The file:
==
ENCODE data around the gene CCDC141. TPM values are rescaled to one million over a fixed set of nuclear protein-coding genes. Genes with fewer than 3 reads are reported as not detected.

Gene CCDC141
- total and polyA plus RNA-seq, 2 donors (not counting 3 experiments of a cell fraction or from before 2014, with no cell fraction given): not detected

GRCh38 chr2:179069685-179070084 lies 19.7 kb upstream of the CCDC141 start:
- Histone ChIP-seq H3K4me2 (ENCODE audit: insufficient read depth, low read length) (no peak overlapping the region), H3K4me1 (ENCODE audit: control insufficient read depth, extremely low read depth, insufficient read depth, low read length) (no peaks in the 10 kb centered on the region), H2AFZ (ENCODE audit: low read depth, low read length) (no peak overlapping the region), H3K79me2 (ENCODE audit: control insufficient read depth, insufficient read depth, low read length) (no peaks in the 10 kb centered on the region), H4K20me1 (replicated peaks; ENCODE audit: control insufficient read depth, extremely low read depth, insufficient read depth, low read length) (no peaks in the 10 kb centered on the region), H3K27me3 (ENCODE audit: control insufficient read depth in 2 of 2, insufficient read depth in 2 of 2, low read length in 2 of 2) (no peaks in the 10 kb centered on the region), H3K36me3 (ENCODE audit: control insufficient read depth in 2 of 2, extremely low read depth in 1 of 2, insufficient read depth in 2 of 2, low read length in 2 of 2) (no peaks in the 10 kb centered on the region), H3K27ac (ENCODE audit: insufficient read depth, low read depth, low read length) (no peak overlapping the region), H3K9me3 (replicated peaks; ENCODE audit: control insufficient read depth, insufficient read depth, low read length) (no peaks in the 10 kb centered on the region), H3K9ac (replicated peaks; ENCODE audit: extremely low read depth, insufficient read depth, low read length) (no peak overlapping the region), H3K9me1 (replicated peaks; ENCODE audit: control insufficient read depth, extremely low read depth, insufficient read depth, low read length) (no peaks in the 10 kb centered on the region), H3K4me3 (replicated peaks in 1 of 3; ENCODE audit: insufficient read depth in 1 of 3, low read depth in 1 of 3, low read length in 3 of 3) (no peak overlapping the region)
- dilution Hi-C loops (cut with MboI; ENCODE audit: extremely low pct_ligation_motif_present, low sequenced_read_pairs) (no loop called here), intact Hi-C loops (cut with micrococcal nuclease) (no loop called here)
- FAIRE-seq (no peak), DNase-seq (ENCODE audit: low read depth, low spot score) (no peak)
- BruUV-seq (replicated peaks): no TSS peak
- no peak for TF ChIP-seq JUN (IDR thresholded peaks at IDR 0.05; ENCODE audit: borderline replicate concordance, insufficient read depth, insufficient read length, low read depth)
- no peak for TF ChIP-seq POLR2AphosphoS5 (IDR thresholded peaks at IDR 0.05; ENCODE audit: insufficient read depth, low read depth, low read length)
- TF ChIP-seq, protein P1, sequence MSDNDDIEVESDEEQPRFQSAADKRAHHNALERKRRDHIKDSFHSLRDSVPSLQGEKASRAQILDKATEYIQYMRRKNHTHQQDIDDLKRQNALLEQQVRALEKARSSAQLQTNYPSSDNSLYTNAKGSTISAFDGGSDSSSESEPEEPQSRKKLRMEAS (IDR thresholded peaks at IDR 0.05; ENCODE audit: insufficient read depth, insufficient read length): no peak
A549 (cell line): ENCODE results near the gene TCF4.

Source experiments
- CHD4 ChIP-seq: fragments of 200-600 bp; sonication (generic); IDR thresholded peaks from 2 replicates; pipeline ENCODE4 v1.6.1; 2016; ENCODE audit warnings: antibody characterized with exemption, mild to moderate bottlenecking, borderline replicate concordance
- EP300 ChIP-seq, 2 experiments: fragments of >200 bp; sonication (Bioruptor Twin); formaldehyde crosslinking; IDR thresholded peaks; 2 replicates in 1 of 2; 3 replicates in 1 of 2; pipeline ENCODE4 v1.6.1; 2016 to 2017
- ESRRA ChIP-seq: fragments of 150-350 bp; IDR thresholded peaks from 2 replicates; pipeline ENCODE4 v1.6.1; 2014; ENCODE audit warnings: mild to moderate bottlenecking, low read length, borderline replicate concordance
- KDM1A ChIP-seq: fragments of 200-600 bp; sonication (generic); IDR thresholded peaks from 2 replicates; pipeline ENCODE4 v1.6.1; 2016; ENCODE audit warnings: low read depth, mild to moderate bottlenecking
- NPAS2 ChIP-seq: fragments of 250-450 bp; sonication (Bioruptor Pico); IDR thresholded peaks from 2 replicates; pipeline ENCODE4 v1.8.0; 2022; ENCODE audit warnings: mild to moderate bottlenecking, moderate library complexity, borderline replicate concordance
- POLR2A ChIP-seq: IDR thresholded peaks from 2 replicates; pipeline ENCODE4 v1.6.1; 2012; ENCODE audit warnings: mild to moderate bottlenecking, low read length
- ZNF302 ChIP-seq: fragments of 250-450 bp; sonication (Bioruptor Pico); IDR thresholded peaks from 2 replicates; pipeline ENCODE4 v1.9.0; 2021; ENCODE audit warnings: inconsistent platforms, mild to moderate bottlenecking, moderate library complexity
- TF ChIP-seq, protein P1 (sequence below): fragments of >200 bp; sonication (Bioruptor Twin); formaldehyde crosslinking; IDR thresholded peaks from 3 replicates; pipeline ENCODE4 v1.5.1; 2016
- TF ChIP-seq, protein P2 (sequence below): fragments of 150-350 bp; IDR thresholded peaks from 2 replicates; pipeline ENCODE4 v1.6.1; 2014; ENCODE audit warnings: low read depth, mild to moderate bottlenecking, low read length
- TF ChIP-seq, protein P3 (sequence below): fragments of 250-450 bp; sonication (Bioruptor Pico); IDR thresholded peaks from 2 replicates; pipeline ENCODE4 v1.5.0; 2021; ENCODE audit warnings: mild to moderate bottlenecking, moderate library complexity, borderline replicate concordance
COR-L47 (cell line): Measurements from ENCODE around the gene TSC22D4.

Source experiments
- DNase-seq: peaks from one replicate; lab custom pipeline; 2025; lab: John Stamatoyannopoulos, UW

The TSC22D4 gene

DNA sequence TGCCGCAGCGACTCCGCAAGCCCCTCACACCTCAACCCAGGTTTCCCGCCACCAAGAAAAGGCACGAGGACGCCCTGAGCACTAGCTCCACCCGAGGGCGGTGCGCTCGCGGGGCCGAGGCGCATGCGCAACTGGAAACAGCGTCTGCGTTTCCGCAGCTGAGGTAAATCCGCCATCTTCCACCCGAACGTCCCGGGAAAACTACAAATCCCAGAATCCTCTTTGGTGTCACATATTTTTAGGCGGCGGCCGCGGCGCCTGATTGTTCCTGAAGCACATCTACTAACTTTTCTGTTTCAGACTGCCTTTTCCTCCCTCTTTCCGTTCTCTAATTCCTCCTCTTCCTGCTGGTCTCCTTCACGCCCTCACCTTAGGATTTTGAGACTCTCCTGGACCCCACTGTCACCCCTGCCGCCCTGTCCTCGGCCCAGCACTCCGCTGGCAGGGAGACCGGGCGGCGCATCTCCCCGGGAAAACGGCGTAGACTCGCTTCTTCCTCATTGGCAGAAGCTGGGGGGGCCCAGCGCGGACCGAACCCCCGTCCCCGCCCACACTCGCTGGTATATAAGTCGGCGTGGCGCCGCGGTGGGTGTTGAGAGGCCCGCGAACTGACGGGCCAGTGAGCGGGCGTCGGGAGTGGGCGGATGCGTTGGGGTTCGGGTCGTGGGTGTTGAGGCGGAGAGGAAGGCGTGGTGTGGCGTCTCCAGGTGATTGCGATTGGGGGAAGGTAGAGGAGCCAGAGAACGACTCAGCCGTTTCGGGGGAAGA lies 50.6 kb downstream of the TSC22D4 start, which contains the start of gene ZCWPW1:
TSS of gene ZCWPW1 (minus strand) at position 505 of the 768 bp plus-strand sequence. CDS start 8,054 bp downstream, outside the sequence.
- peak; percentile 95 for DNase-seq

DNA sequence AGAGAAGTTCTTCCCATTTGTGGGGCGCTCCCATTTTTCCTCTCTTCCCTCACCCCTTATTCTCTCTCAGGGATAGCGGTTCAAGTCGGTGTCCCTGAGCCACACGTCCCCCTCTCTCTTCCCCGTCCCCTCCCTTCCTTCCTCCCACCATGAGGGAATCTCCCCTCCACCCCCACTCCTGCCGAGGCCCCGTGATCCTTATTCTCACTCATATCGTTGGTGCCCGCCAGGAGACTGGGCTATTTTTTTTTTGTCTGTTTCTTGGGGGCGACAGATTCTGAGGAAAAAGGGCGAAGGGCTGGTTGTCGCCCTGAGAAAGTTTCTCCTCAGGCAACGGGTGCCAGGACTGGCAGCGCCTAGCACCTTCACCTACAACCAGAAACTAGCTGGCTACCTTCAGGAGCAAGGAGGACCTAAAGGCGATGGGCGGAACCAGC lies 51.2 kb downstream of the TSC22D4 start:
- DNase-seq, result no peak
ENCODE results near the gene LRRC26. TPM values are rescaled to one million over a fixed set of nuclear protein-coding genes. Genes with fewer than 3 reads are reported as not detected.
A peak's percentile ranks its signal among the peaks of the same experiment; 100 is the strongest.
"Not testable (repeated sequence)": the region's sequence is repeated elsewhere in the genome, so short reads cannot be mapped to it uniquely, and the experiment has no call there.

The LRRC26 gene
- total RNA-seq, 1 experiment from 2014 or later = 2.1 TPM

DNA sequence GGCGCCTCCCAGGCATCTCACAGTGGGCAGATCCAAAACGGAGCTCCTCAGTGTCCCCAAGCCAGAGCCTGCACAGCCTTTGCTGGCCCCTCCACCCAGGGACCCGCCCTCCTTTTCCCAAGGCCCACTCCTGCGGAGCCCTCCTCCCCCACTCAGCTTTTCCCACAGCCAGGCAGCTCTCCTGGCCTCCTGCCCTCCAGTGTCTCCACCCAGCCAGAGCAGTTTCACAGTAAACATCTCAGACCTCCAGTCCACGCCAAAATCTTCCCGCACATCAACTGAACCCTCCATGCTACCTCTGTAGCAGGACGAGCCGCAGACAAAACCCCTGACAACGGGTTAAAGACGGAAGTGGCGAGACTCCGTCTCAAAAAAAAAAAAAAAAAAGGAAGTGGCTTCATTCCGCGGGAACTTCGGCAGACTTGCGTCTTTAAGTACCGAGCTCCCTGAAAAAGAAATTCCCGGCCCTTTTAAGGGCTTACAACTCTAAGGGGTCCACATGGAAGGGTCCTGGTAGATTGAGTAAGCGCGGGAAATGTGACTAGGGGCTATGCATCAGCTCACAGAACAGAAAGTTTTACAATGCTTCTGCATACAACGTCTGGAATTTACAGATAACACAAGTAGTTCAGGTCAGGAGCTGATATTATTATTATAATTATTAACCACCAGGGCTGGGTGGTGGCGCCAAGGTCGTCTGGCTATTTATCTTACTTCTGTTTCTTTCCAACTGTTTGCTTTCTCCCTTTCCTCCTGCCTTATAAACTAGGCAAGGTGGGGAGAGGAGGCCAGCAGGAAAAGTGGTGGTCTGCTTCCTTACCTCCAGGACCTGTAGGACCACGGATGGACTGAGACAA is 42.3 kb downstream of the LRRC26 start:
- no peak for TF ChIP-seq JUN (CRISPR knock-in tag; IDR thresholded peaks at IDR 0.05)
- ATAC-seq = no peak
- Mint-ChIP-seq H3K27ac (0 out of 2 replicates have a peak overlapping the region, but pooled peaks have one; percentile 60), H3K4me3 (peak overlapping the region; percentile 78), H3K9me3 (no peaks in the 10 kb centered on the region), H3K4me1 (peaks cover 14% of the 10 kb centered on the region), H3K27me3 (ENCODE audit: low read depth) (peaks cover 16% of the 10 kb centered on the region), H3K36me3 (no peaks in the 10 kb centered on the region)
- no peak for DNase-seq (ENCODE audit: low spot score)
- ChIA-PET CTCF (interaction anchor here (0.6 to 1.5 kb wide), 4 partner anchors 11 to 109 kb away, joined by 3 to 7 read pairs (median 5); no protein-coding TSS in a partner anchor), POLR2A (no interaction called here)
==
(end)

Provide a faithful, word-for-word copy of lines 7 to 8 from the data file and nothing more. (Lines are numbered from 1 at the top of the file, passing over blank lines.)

- FAIRE-seq (no peak), DNase-seq (ENCODE audit: low read depth, low spot score) (no peak)
- BruUV-seq (replicated peaks): no TSS peak